Friday, February 7, 2014

40 Pieces of Advice Challenge - Day 5

This was kind of a difficult post for me to write. And I was really surprised by that. After all, who wouldn't agree that energy, enthusiasm and empathy are great attributes to live life by? I think that any reasonable person would immediately see the value of having the 3 E's in one's daily toolbox, so what's there to talk about? Right?

Well, upon further reflection, I thought that, while we might have every intention of living with this attitude, often, life circumstance might make it difficult to actually follow through on this intention. I mean, if you're dealing with illness, or working in an environment that doesn't align with your true self, or struggling through financial worries, the last thing you feel up to doing is working up a sense of energy or enthusiasm. But, think about it this way. Is being down in the dumps going to improve your situation? Wouldn't you rather open yourself up to new possibilities that may help you find solutions, or at the very least, give you a different outlook on present circumstances? 

I always keep in mind that idea that time stands still for no one. So, if the minutes are rolling by anyway, why not make the best of them? Does this mean that we can't ever feel sad or angry? Of course not. Feel what is appropriate and necessary to feel. And then, and this is the important part, move on! Don't wallow. Just as actions can become habits, so can ways of being. 

Ever known someone who, regardless of what happens, is never happy? Can find something to criticize in every situation? How do you think they got to be that way? 

As for empathy, I think that it's one of the most significant human traits. It's the ability we have of putting ourselves in someone else's shoes and feeling what they feel. Ever heard of the Golden Rule? Treat others as you would have them treat you. It's so basic and important that even very young children, who have not yet been taught society's rules, instinctively understand it. Often they express it as, "It's not fair!" Being empathetic is also a central aspect of many spiritual paths, often expressed as an attitude of non-judgement. 

While the 3 E's may not come easily, they can be cultivated on a daily basis. If you catch yourself at any moment not living with energy, enthusiasm and empathy, the solution is easy. Take a deep breath and invite these ways of being in. It's really nothing more than an attitude adjustment.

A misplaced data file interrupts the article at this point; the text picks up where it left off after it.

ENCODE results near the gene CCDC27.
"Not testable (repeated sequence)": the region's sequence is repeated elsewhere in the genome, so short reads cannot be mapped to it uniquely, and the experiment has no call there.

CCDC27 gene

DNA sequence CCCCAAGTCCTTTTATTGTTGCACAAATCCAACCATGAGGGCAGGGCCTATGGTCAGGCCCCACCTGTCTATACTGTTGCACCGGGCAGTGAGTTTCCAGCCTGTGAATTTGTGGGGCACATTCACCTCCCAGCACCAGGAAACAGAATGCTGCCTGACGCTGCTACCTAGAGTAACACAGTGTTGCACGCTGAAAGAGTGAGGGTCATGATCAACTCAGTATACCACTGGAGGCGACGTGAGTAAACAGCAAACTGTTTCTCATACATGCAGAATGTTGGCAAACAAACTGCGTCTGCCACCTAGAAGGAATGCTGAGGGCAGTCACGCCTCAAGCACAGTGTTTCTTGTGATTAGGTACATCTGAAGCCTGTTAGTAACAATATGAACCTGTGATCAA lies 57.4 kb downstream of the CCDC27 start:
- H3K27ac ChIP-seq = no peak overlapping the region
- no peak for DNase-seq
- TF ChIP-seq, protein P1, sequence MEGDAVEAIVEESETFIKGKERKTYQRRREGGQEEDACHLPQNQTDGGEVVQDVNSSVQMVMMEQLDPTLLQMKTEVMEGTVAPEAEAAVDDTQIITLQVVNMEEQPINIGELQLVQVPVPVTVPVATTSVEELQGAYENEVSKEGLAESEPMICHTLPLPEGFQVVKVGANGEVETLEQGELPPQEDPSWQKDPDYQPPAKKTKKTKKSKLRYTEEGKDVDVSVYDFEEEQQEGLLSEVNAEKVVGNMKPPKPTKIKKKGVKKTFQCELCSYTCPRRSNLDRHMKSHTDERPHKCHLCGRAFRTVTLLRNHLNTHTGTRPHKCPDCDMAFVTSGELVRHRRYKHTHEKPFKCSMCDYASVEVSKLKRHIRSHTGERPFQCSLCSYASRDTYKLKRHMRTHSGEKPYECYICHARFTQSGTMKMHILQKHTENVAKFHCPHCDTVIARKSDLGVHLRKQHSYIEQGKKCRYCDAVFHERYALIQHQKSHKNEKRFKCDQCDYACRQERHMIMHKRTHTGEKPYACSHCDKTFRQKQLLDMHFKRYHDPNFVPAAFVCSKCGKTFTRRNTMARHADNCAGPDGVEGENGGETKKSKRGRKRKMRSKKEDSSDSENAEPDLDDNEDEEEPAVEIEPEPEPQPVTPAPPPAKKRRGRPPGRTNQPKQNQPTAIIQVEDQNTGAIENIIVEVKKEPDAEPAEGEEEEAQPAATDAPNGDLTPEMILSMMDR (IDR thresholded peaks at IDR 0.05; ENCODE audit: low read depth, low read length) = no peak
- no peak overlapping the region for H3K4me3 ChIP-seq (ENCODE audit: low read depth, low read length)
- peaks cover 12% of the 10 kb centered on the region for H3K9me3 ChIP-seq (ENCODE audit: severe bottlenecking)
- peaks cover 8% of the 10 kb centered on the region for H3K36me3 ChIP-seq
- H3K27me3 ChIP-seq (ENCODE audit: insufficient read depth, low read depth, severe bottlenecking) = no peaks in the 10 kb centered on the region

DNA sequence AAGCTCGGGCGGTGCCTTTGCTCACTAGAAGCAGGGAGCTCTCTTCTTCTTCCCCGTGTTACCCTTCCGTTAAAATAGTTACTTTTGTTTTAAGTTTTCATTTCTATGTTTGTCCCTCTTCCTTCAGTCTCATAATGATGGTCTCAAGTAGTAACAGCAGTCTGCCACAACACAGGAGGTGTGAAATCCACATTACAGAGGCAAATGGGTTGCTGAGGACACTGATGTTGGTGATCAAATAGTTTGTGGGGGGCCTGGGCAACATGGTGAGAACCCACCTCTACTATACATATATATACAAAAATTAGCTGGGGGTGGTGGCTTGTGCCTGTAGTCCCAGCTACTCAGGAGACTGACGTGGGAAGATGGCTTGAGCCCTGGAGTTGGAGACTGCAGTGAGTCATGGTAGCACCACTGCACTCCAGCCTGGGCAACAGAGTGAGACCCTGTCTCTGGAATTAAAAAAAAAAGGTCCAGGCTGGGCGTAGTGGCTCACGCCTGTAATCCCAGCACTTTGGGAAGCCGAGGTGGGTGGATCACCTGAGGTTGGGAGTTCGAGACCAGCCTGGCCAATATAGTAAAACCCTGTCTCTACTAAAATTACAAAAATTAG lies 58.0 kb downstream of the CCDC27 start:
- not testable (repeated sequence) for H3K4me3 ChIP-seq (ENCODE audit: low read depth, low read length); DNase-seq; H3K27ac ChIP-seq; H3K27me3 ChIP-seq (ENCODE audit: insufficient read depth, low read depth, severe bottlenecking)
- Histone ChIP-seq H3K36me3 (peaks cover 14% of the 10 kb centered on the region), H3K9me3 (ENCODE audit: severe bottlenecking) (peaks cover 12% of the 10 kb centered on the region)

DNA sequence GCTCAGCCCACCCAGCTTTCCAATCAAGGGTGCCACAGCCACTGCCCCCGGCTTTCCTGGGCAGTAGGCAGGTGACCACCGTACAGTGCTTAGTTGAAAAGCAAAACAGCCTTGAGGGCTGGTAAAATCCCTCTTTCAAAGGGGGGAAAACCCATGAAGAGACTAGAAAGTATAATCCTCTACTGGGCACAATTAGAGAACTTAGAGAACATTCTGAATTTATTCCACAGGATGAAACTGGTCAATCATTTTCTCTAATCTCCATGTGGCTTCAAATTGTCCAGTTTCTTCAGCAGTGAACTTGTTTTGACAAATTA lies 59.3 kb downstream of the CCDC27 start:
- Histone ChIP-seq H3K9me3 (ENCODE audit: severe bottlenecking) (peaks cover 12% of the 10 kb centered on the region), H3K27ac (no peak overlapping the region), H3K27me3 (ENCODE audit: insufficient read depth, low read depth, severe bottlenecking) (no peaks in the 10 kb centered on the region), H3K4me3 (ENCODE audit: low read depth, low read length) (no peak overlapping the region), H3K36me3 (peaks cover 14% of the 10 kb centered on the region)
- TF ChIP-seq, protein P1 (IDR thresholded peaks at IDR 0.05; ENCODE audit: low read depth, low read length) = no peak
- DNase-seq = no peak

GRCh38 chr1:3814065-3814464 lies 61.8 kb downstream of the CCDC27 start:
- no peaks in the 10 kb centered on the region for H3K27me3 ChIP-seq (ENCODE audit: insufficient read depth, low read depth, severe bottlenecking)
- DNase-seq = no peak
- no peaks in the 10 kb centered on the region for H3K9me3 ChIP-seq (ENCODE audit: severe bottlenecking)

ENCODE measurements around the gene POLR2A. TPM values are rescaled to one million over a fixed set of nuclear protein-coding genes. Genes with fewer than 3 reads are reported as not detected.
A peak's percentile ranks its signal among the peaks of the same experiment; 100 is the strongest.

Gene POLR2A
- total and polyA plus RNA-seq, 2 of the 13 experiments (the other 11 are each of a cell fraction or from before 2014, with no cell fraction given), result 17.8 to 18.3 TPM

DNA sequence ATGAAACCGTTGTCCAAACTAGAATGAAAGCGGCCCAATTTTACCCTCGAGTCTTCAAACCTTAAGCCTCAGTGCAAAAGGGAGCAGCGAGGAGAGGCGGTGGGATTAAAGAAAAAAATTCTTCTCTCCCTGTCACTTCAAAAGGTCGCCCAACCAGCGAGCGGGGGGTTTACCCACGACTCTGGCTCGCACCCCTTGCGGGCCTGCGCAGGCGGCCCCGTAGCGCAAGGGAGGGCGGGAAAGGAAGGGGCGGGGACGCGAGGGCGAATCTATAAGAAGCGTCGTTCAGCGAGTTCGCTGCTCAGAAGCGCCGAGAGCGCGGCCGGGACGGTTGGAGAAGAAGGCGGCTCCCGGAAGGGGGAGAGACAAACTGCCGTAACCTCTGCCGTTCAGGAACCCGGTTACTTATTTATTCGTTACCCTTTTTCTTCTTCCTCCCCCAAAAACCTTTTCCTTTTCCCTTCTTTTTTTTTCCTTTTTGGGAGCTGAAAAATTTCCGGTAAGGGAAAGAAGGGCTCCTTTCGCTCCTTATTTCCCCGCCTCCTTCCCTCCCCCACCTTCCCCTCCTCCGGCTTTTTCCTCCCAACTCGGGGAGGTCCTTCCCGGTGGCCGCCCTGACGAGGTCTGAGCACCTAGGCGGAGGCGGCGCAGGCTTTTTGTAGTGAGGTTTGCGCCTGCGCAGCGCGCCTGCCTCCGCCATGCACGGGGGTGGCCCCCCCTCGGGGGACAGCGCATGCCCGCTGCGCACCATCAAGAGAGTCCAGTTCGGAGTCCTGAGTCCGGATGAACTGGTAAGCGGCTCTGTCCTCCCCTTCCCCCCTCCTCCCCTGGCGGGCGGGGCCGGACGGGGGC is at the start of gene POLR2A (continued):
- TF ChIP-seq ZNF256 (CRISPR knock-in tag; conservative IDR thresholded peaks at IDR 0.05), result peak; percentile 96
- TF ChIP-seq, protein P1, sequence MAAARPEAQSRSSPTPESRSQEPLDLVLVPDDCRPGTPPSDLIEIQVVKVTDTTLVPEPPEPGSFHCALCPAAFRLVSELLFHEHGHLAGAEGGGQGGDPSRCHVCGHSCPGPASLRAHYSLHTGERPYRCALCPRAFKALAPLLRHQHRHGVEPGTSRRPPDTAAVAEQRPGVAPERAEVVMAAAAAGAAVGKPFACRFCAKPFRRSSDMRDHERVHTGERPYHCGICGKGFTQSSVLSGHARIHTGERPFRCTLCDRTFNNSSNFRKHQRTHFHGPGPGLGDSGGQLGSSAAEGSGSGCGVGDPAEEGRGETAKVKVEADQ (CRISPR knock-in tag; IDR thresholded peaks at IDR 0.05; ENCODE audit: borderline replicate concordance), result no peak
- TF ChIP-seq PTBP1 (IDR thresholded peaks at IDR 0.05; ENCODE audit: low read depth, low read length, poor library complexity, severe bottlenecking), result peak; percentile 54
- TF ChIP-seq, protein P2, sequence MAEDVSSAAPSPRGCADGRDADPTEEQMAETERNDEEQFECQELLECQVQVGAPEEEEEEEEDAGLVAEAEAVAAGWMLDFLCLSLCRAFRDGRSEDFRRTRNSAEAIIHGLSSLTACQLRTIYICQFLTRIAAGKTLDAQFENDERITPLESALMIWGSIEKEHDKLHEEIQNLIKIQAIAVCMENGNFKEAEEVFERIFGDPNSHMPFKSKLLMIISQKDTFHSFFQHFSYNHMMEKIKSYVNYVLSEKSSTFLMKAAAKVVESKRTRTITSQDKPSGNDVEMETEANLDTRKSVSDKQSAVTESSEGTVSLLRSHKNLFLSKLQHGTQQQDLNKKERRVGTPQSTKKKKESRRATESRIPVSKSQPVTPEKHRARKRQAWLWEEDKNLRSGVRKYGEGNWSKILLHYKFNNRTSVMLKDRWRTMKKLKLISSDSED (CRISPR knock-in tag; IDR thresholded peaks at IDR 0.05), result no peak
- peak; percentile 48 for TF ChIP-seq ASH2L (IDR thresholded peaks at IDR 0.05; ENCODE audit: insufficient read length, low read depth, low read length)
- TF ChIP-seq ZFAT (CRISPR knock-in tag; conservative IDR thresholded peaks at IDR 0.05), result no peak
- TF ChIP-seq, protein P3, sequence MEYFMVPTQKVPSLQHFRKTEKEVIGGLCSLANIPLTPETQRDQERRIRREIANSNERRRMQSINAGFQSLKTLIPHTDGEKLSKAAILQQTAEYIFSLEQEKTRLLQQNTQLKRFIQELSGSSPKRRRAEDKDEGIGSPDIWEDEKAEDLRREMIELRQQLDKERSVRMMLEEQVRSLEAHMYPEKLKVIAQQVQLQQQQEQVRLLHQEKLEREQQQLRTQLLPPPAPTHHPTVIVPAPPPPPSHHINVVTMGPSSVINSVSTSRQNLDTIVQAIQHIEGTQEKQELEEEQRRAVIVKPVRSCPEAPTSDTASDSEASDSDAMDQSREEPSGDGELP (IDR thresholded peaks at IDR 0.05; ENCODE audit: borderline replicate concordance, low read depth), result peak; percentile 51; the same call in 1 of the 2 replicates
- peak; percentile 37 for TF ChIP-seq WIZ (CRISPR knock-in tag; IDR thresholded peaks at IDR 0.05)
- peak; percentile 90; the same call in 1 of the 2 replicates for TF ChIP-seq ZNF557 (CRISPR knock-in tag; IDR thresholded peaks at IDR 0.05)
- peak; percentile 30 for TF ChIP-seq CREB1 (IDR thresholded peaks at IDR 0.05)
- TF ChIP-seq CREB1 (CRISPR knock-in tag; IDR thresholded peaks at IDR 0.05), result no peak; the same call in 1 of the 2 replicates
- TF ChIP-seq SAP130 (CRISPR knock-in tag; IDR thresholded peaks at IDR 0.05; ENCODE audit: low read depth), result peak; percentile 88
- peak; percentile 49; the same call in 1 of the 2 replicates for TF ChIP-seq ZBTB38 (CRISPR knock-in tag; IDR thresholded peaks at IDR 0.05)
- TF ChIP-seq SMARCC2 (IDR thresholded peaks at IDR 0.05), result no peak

In parting, I'd like to pass on this allegorical story, which has been shared many times all over the internet. I believe that it's a valuable reminder about how attitude affects not only our lives, but the lives of everyone around us.

Two men, both seriously ill, occupied the same hospital room. One man was allowed to sit up in his bed for an hour each afternoon to help drain the fluid from his lungs. His bed was next to the room's only window. The other man had to spend all his time flat on his back. 

The men talked for hours on end. They spoke of their wives and families, their homes, their jobs, their involvement in the military service, where they had been on vacation.

Every afternoon when the man in the bed by the window could sit up, he would pass the time by describing to his roommate all the things he could see outside the window. The man in the other bed began to live for those one hour periods where his world would be broadened and enlivened by all the activity and color of the world outside.

The window overlooked a park with a lovely lake. Ducks and swans played on the water while children sailed their model boats. Young lovers walked arm in arm amidst flower of every color and a fine view of the city skyline could be seen in the distance.

As the man by the window described all this in exquisite detail, the man on the other side of the room would close his eyes and imagine the picturesque scene.

One warm afternoon, the man by the window described a parade passing by. Although the other man couldn't hear the band, he could see it - in his mind's eye, as the gentleman by the window portrayed it with descriptive words.

Days and weeks passed.

One morning, the day nurse arrived to bring water for their baths only to find the lifeless body of the man by the window, who had died peacefully in his sleep. She was saddened and called the hospital attendants to take the body away.

As soon as it seemed appropriate, the other man asked if he could be moved next to the window. The nurse was happy to make the switch, and, after making sure that he was comfortable, she left him alone.

Slowly, painfully, he propped himself up on one elbow to take his first look at the world outside. He strained to slowly turn to look out the window beside the bed. It faced a blank wall. the man asked the nurse what could have compelled his deceased roommate to describe such wonderful things outside this window.

The nurse replied that the man had been blind and could not even see the wall.

She said, "Perhaps he simply wanted to encourage you."

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